The Internet age has arrived to capital raising, and that has forever altered the way businesses raise awareness about their investment opportunities. Balancing the digital age of investing with investor protection and the needs of business community is a key focus for lawmakers and the good folks at the Securities and Exchange Commission.
Rules 506(b) and 502(c) of Regulation D
Currently, Rule 506(b) of Regulation D is the mechanism that allows issuers to conduct a securities offering without having to register the transaction with the SEC, as long as it isn’t a "public offering". This means selling mainly to "accredited investors" (and not more than 35 non-accredited investors). Private offerings using Rule 506(b) must also comply with Rule 502(c), which prohibits issuers from using general advertising or general solicitation to market their securities.
For those conducting Rule 506(b) offerings, in order to stay on the right side of the SEC rules, a publicly accessible website can profile general facts about your business but no information on the 506(b) securities offering. The types of information that will get you in trouble include predictions, projections, forecasts, valuation opinions, performance, and other information that may entice investor to invest in an offering. Unless you’re conducting a Rule 506(c) offering, unrestricted websites with any investment information on it are a bad idea.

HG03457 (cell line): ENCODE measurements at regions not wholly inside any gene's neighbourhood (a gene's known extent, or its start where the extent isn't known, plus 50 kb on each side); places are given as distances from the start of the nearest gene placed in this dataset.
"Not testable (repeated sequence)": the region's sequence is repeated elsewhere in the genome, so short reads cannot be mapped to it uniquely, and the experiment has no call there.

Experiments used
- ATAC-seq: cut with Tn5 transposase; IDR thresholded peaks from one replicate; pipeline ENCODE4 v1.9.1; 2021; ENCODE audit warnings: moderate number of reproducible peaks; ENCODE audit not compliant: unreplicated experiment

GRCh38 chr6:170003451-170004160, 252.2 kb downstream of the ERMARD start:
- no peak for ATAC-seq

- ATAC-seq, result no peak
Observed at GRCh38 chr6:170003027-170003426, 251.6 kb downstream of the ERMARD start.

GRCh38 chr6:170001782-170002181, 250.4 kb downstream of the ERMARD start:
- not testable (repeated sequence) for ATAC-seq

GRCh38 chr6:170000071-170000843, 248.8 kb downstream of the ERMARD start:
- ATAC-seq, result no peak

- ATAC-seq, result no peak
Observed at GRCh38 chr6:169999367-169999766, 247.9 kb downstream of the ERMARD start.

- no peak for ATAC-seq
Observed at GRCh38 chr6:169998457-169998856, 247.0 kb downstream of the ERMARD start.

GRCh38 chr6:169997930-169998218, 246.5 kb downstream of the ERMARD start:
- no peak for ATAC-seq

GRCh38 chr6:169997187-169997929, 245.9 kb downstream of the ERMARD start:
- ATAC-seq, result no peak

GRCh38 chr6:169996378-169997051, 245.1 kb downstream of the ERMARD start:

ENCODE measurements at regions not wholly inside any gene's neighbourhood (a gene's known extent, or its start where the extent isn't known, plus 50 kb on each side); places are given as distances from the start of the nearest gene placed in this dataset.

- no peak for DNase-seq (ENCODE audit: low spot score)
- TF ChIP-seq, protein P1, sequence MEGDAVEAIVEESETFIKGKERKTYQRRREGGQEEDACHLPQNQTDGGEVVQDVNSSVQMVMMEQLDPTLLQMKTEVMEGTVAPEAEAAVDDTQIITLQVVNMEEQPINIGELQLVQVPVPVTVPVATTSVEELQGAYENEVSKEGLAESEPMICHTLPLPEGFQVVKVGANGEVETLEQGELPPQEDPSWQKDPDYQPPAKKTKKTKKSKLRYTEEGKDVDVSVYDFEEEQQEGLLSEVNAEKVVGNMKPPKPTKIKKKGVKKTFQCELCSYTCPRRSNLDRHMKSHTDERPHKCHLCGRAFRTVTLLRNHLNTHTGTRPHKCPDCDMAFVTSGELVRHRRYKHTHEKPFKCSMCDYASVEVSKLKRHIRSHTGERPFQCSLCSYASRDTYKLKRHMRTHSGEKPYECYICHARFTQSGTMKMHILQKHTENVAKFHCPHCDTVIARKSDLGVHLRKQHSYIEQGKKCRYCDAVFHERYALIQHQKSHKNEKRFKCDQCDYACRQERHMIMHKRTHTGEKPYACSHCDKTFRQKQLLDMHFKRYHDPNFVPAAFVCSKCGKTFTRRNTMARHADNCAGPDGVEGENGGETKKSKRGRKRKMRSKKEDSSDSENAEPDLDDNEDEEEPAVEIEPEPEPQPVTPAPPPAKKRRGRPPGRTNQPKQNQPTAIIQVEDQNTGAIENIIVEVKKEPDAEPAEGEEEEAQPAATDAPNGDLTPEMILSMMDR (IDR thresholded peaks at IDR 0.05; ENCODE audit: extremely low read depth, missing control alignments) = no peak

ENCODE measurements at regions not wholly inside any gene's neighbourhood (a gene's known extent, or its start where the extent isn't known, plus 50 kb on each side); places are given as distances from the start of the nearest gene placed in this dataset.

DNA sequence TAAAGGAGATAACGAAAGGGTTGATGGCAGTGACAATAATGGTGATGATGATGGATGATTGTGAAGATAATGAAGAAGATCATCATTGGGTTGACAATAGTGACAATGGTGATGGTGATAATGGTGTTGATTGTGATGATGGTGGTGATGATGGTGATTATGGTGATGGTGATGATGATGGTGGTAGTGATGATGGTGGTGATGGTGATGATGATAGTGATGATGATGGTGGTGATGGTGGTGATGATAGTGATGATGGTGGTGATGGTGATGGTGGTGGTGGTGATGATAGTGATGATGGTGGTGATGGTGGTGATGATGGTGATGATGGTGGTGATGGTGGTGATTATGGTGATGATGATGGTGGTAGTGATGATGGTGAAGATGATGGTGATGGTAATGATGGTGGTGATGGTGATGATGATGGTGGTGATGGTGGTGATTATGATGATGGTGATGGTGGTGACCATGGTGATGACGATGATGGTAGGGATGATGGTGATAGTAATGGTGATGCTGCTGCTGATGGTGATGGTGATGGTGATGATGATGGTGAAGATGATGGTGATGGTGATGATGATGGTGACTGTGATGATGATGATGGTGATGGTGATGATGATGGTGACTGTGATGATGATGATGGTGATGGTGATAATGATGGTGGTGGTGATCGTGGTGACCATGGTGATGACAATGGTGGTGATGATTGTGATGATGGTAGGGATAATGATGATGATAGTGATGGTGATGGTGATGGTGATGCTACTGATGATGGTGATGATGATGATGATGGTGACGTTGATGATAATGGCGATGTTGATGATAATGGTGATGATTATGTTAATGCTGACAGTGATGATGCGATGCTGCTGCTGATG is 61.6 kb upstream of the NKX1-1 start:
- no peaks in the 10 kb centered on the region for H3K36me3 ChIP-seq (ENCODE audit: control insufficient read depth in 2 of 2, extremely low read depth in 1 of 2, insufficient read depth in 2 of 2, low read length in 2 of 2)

Consider setting up a restricted-access website or area of your website that allows access only to accredited investors with whom you have a substantive relationship. This is an approach taken by firms like Citizen VC. Inc., who first work to establish a "relationship" with potential investors. Citizen VC sought clarification from the SEC that their approach would be seen as compliant. Here’s an excerpt from their letter to the SEC:
"In order to apply for membership, Citizen VC requires all prospective investors, as a first step, to complete a generic online "accredited investor" questionnaire. The satisfactory completion of the online questionnaire is, however, only the beginning of Citizen VC’s relationship building process."
The letter goes on to detail additional steps in Citizen VC’s "relationship building process" and to outline its own legal analysis of relevant sections of the Securities Act.
SEC Compliance & Disclosure Interpretation
The SEC published its response to Citizen VC on its No-Action, Interpretive and Exemptive Letterswebpage. In a nutshell, the SEC staff agreed that the approach outlined by Citizen VC in its August 2015 letter would not constitute general solicitation or general advertising within the meaning of Rule 502(c) of Regulation D.
The SEC wants to ensure that there is a "pre-existing" relationship with accredited investors before they a) are permitted access to the restricted area and b) are provided with any information about the offering. They’ve also made it clear that simply asking potential investors to "click a box" on a generic form will not suffice as a means to establish this pre-existing relationship. The policies and procedures that Citizen VC undertook to evaluate the prospective investor's sophistication, financial circumstances and ability to understand the nature and risks of the securities to be offered led the SEC to concur that they had indeed developed substantive, pre-existing relationship with investors.
To view the No Action Letter, visit: http://www.sec.gov/divisions/corpfin/cf-noaction/2015/citizen-vc-inc-080615-502.htm
Don’t want to restrict your website and jump through hoops to establish a pre-existing relationship with your prospective investors? Try a Rule 506(c) offering which allows you to publicly raise capital from anyone so long as you verify that the folks that end up investing are accredited investor. Learn more at VerifyInvestor.com.